By: Jessamy Miller | November 28, 2016
Using an incubator to hatch fertile eggs is a fascinating process, and terrific learning for children. It’s convenient too, as you don’t have to wait for a broody hen. Raising chicks yourself is more work, but they become tame from all the handling, and are very entertaining.
Incubators range from the simple to the stupendous. If you only want to hatch occasionally, a cheap tabletop incubator might be all you need. Basic models require you to manually turn the eggs and provide humidity. More expensive tabletop units automatically rotate the eggs and accurately control temperature and humidity. Larger breeders prefer cabinet incubators that hatch multiple batches of chicks.
If you don’t want to buy a unit, rent-a-chook companies occasionally hire them, or borrow one from a mate, as I did one year.
You do get what you pay for with incubators; it’s worth spending extra on an established brand from a local distributor with after-sales service. I recently upgraded to a quality 20-egg incubator with handy new settings and an excellent hatch rate, and the seller helped me set it all up via email.
It’s a good idea to also get a calibration thermometer to go inside the incubator for comparison so you know the settings are working correctly.
Clean the incubator before starting, then set the temperature to 37.5 degrees Celsius, and the humidity to between 45–55%. Fill any water receptacles.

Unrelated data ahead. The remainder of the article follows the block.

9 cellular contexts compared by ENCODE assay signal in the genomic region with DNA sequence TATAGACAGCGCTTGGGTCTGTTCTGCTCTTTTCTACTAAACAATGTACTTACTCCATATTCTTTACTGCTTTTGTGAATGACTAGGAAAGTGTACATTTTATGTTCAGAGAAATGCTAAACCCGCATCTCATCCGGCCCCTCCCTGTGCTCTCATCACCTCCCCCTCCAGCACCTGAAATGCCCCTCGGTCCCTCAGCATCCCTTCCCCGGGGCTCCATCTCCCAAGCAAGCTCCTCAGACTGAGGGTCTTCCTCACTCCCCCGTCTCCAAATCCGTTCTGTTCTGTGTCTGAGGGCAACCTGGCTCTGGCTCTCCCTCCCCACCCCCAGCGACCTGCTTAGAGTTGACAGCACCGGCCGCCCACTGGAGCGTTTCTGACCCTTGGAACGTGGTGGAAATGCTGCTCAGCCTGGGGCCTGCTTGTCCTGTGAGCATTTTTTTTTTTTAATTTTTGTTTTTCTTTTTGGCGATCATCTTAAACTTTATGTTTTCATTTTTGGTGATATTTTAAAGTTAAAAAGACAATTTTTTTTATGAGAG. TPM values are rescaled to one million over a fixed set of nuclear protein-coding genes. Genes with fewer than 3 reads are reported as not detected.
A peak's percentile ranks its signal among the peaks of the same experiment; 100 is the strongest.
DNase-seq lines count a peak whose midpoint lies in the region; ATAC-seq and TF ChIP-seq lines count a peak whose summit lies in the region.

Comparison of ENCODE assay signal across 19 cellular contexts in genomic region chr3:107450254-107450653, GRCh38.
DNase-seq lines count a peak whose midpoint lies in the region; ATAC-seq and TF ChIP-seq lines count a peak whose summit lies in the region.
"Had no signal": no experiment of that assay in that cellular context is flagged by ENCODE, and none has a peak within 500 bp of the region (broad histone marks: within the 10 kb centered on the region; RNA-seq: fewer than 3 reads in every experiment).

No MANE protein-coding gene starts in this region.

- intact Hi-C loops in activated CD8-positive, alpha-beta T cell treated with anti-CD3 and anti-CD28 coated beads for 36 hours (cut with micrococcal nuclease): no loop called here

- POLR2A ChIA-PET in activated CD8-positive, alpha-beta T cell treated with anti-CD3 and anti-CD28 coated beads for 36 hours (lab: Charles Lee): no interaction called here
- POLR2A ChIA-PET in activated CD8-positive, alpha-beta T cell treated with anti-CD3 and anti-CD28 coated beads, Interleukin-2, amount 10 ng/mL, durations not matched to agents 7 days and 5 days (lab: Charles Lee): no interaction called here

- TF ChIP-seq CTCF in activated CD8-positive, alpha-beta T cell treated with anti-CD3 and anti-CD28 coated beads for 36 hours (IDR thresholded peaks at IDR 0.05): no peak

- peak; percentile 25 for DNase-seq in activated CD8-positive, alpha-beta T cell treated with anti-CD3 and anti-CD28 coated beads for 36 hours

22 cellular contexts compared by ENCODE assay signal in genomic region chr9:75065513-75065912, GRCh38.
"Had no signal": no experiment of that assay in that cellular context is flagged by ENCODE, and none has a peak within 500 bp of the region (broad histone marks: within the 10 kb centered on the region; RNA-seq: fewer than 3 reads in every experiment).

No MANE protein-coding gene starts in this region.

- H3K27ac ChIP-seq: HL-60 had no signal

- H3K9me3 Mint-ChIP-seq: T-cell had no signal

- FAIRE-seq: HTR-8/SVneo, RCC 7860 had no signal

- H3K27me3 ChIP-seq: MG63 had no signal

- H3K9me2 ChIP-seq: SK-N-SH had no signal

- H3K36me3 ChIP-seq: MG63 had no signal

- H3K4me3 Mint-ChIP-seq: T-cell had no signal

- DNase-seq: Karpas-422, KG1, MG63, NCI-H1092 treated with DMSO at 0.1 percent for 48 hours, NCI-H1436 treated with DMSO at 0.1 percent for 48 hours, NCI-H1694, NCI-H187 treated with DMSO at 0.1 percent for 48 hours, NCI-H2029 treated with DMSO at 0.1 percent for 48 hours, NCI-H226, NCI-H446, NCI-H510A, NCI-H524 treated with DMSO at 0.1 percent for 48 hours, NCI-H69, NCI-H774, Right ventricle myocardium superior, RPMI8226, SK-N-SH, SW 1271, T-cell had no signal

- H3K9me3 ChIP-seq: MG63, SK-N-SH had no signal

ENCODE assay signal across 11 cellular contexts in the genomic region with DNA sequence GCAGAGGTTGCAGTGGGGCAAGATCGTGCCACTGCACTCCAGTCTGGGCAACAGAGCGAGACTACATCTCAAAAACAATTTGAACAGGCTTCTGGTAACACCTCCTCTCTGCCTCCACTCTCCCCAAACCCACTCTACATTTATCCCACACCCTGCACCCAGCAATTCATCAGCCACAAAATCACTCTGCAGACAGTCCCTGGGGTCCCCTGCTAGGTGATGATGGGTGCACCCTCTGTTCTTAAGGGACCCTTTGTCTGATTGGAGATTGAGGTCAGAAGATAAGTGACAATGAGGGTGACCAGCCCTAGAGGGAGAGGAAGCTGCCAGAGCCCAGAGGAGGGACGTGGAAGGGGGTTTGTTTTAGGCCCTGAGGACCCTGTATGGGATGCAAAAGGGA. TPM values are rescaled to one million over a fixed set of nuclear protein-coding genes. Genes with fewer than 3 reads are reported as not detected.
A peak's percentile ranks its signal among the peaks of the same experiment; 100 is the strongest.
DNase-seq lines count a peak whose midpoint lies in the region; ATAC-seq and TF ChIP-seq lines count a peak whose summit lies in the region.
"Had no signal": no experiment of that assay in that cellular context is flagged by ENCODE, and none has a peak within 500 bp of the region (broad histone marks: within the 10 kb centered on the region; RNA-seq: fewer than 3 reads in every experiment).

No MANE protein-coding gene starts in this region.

Place eggs in rounded side up. If it’s manual turn, eggs need to be rotated 3–5 times a day so the yolk doesn’t stick. After around 10 days, candle the eggs. Simply turn out lights and hold each egg up to a mobile phone torch. You’ll be amazed to see the developing embryo, veins and air sac; clears are duds and can be disposed of.
Three days before hatch, on day 18, put the incubator into lockdown: either stop turning eggs or turn off the auto-turn setting, and increase humidity to 60–65%.
Lay the eggs on the bottom of the incubator on a towel or a rubber drawer liner for grip. Avoid opening the incubator thereafter as it’s important to keep conditions stable.
Counting your chickens
Stand by for magic – chicks will cheep to each other, then an egg will pip. The chick may gradually pip the lid off, or may sit tight for a day, absorbing the yolk. Then, it will steadily peck its way around and spill out, wet and wobbly. If chicks are sticking in the shell, you may need to increase the humidity setting, or in a manual machine, add a wet sponge.
Leave hatched chicks in the incubator for up to 24 hours, or at least until they are dry. Chicks go into a warm, draft-free brooder box under a ceramic heat lamp. Give each one a drink from a shallow waterer and offer chick crumbles to eat, then sit back and watch the chicken show.
Don’t forget to clean and sterilise your incubator before the next hatch. Because who can stop at just one?
For more great information and tips on raising and caring chickens, head to our Poultry pages.